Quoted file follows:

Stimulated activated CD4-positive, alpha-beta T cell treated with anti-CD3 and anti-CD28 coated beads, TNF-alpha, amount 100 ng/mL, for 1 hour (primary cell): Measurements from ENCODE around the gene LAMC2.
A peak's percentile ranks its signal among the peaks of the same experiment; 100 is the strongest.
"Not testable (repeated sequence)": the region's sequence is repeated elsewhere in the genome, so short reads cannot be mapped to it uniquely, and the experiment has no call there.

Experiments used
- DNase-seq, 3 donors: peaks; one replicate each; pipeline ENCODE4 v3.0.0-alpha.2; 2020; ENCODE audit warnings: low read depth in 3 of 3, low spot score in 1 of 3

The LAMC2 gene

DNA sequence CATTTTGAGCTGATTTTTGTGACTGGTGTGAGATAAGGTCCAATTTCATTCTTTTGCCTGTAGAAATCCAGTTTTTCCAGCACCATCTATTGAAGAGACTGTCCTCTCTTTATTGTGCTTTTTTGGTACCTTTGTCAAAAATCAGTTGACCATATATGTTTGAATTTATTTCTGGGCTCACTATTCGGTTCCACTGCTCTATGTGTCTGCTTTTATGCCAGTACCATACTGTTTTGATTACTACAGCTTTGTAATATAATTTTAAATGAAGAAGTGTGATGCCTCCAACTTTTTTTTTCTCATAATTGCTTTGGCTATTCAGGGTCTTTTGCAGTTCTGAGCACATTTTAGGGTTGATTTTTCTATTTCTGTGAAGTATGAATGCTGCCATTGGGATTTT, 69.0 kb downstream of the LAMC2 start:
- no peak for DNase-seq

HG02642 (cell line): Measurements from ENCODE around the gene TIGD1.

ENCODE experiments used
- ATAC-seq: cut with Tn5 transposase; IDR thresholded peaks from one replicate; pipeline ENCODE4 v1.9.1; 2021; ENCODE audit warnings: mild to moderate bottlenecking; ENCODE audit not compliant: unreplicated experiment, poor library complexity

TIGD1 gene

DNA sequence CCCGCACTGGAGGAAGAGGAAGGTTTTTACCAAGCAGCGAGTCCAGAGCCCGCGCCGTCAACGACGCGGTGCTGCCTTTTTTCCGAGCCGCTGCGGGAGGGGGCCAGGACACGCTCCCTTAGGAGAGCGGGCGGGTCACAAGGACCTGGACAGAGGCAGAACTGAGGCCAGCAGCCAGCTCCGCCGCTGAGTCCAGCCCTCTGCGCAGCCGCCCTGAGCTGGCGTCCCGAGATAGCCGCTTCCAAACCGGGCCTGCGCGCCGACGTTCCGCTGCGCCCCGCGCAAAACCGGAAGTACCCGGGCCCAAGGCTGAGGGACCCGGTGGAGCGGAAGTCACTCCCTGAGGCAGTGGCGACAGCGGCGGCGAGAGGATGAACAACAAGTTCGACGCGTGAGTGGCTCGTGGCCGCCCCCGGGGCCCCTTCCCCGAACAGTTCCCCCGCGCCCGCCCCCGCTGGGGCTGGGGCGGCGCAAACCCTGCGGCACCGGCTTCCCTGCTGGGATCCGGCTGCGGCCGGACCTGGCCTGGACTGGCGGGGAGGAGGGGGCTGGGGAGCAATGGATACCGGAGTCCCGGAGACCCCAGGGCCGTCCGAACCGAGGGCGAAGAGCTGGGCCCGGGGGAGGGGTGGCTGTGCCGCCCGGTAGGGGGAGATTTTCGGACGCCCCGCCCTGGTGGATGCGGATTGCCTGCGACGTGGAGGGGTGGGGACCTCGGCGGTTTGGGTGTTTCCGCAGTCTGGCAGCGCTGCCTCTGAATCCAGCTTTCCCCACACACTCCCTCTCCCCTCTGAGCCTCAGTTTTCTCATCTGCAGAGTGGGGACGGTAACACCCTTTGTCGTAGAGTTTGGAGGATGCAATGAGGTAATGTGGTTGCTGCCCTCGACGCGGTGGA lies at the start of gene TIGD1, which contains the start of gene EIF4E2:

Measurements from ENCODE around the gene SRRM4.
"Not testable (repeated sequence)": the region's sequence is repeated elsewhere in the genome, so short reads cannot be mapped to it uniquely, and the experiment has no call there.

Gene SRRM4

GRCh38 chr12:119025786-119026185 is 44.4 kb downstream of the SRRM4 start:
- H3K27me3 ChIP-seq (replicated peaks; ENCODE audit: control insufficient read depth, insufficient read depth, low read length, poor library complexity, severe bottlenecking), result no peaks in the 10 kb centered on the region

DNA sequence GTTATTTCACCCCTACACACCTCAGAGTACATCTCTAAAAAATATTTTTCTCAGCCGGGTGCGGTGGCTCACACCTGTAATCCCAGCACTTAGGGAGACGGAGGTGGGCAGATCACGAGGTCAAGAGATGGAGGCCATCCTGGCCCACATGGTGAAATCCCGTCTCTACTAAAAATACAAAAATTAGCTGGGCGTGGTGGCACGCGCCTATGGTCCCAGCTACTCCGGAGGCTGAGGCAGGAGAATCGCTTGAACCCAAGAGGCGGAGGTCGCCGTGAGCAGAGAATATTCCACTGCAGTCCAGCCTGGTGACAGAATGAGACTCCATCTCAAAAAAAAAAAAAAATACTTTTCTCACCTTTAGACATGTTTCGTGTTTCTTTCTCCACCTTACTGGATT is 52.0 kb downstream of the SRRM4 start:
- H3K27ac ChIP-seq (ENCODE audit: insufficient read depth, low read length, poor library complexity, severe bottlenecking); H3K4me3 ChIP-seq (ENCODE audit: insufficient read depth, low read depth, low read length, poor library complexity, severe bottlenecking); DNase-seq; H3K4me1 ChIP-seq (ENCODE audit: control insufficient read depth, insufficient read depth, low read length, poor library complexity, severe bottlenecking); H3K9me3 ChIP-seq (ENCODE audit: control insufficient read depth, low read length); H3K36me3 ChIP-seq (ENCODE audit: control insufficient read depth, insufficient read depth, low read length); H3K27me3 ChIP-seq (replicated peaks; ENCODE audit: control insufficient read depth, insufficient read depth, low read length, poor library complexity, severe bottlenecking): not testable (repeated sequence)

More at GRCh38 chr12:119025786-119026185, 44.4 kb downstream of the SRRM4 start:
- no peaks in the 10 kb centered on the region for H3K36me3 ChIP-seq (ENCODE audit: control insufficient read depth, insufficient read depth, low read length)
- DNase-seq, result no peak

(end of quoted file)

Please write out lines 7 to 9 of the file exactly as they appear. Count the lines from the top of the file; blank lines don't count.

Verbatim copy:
DNA sequence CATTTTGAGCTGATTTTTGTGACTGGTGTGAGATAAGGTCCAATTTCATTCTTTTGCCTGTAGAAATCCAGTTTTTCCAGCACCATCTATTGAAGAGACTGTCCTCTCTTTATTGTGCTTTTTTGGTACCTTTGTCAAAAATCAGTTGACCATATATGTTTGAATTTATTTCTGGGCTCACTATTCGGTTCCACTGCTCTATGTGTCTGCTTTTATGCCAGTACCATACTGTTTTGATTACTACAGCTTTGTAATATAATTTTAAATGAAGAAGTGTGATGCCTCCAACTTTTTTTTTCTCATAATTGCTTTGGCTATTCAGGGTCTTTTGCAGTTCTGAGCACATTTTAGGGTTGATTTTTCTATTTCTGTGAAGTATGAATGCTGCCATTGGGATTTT, 69.0 kb downstream of the LAMC2 start:
- no peak for DNase-seq

HG02642 (cell line): Measurements from ENCODE around the gene TIGD1.